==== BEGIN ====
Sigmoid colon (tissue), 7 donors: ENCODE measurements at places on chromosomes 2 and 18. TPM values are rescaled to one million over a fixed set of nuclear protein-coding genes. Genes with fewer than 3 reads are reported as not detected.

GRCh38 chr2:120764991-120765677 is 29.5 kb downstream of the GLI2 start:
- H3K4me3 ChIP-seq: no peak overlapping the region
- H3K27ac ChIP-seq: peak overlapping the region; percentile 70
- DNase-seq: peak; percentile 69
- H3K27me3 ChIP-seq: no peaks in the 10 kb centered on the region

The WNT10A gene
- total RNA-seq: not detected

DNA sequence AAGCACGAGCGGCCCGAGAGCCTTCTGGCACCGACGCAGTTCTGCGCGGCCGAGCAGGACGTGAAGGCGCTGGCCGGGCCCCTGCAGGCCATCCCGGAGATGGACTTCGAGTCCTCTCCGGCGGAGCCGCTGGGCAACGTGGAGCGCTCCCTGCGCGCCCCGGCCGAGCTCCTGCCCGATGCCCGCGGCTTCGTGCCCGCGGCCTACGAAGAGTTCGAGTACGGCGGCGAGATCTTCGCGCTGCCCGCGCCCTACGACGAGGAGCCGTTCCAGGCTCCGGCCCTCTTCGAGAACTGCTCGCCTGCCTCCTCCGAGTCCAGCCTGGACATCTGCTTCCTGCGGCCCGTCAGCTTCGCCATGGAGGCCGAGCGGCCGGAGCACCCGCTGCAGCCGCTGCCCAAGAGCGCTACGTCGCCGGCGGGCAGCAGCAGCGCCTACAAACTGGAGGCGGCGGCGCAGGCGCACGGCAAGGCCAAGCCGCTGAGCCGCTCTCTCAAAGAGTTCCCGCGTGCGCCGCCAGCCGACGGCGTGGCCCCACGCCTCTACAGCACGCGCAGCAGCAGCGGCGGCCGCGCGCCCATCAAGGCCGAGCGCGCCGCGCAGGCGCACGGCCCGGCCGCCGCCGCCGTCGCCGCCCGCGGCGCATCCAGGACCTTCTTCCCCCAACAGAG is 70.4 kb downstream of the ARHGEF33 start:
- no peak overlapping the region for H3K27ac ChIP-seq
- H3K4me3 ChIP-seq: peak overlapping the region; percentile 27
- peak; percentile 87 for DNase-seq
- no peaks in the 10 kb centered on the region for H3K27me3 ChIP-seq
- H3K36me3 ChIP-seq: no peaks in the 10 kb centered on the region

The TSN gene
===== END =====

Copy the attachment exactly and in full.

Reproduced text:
Sigmoid colon (tissue), 7 donors: ENCODE measurements at places on chromosomes 2 and 18. TPM values are rescaled to one million over a fixed set of nuclear protein-coding genes. Genes with fewer than 3 reads are reported as not detected.

GRCh38 chr2:120764991-120765677 is 29.5 kb downstream of the GLI2 start:
- H3K4me3 ChIP-seq: no peak overlapping the region
- H3K27ac ChIP-seq: peak overlapping the region; percentile 70
- DNase-seq: peak; percentile 69
- H3K27me3 ChIP-seq: no peaks in the 10 kb centered on the region

The WNT10A gene
- total RNA-seq: not detected

DNA sequence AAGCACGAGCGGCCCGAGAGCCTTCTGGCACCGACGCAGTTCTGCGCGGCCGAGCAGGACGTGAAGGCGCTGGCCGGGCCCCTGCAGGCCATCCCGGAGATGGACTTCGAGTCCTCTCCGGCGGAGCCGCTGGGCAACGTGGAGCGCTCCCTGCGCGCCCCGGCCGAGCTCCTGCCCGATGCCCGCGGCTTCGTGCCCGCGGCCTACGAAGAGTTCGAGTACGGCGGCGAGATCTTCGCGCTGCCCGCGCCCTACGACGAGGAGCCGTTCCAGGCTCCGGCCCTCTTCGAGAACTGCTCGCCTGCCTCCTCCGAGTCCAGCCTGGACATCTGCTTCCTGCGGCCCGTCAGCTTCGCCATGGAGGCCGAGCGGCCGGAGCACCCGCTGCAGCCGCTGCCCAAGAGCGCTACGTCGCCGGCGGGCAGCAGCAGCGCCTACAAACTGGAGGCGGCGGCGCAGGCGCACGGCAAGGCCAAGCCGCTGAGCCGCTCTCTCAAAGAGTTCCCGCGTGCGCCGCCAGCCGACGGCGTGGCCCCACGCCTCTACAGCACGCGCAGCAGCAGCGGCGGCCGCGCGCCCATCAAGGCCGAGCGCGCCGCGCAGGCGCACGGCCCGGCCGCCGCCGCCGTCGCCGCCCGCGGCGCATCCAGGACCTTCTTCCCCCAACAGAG is 70.4 kb downstream of the ARHGEF33 start:
- no peak overlapping the region for H3K27ac ChIP-seq
- H3K4me3 ChIP-seq: peak overlapping the region; percentile 27
- peak; percentile 87 for DNase-seq
- no peaks in the 10 kb centered on the region for H3K27me3 ChIP-seq
- H3K36me3 ChIP-seq: no peaks in the 10 kb centered on the region

The TSN gene